Killala History in Co. Mayo
Killala is a quiet seaside resort but the harbour warehouses show that it was once a busy port. This remote little town enjoys a place of disproportionate importance in the history of Ireland, as it was here that the French first halted when they invaded in 1798.
In the 5th century Saint Patrick appointed Muredach as the first bishop of Killala. All that remains of his foundation is the 12th century round tower, which is built of limestone (84ft -25m High); the cap is a 19th century reconstruction. It's door is about 13ft off the ground. The tower was struck by lightning in the 19th century, and repaired by Bishop Verschoyle in 1840.
The present Anglican cathedral was erected in 1670 by Thomas Ottway, Bishop of Killala, using rubble and stones from the ruined medieval cathedral - south doorway and Gothic east window - and is furnished with box pews. The graveyard contains a 9th century souterrain with many chambers.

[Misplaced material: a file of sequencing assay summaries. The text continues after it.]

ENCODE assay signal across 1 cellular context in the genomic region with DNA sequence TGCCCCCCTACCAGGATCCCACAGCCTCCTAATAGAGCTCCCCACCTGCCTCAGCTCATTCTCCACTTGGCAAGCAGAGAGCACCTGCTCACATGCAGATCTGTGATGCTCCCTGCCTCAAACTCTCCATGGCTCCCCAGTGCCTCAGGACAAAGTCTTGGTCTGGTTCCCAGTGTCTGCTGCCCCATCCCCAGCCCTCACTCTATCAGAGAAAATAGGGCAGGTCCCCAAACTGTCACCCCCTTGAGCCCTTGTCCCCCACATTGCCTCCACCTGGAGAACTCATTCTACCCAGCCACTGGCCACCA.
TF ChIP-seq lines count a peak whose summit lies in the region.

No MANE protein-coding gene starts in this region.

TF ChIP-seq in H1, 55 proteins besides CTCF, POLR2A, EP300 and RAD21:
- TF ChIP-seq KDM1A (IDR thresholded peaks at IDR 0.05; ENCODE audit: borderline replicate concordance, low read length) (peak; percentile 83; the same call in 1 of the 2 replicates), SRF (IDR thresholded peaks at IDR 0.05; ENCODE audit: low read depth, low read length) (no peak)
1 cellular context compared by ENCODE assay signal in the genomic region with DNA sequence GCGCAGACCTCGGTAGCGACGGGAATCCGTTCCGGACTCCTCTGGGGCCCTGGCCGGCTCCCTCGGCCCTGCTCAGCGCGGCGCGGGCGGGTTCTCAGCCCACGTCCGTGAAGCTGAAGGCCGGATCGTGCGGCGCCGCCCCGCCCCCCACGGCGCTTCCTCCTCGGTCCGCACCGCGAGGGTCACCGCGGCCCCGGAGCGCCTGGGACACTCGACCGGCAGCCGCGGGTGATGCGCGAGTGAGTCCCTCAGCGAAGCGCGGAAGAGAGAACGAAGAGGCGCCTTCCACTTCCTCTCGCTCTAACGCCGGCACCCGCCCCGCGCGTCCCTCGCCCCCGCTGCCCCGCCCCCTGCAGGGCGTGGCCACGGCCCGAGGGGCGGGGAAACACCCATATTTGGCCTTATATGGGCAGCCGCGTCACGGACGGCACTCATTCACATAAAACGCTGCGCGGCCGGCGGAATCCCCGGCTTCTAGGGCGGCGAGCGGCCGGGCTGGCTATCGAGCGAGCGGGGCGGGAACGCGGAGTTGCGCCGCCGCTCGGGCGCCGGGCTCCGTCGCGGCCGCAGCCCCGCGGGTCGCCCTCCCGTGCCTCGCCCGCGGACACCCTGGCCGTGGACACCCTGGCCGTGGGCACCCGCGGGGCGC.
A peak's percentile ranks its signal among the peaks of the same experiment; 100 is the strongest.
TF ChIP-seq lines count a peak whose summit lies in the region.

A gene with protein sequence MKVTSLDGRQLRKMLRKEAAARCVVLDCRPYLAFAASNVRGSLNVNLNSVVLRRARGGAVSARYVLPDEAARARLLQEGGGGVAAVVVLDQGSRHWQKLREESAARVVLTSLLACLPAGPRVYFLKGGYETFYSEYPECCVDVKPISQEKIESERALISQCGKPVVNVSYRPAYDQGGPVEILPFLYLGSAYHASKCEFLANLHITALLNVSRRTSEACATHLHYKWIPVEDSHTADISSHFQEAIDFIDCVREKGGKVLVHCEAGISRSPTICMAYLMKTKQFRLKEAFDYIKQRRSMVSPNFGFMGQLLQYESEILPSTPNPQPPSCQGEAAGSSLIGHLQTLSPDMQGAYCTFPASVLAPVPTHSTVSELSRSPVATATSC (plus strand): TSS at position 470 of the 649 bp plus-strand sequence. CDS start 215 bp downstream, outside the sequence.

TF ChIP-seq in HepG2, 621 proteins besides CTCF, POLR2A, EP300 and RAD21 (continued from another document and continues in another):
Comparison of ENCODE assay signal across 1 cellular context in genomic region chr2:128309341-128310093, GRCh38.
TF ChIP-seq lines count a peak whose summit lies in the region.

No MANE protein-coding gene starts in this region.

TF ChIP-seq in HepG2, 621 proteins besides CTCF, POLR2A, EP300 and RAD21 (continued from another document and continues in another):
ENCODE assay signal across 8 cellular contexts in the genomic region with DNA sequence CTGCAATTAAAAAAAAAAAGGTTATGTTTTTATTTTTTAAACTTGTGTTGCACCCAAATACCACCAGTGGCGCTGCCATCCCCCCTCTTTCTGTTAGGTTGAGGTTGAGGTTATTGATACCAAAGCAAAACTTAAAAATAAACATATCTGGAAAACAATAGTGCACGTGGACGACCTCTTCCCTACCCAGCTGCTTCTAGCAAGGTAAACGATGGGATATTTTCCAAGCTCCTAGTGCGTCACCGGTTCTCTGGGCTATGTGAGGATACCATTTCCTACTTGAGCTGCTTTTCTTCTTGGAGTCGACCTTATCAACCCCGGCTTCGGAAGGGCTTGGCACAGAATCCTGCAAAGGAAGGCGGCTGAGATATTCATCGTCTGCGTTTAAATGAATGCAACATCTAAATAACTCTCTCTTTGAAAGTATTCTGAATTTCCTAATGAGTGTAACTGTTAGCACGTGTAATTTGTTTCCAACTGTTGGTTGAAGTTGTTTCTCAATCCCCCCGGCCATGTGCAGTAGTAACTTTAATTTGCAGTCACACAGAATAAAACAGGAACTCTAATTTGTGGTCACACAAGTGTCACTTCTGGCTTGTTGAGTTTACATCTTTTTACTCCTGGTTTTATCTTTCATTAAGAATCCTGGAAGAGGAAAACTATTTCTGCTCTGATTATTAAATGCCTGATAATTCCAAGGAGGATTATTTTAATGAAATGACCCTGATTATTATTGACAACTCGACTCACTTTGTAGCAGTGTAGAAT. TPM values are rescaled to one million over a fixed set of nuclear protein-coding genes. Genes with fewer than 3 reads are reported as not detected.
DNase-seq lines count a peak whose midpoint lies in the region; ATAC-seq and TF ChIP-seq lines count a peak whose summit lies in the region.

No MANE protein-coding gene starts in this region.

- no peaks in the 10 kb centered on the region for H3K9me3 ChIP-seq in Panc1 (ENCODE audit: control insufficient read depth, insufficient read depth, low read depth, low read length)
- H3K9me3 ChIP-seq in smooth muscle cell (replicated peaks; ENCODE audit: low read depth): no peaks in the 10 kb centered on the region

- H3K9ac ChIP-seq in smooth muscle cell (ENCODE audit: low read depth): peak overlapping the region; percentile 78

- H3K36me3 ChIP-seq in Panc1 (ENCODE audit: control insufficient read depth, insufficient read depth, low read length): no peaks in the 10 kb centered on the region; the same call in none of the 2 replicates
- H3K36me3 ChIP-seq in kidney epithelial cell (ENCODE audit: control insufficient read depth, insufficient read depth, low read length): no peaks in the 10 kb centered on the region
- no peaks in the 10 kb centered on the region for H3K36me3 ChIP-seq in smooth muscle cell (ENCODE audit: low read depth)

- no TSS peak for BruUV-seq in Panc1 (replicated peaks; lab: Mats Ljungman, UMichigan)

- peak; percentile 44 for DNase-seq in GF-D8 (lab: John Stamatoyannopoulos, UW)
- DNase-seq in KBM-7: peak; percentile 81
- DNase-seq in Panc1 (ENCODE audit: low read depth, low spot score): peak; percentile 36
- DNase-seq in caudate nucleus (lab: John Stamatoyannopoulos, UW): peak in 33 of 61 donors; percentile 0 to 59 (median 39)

Rathfran Friary, N.E. of Killala, is the ruin of a friary founded in 1274 by Sir Richard de Exeter for the Dominicans. You can travel to Rathfran by going out the Ballycastle road from Killala and turning right after crossing the bridge over Palmerstown, or Cloonaghmore River. The friary was burned by Bingham in 1590, but the friars remained in the area until the eighteenth century.
The area is rich in archaelogical remains such as:
- Céide Fields (the oldest enclosed farms in the world) are a short distance away near Ballycastle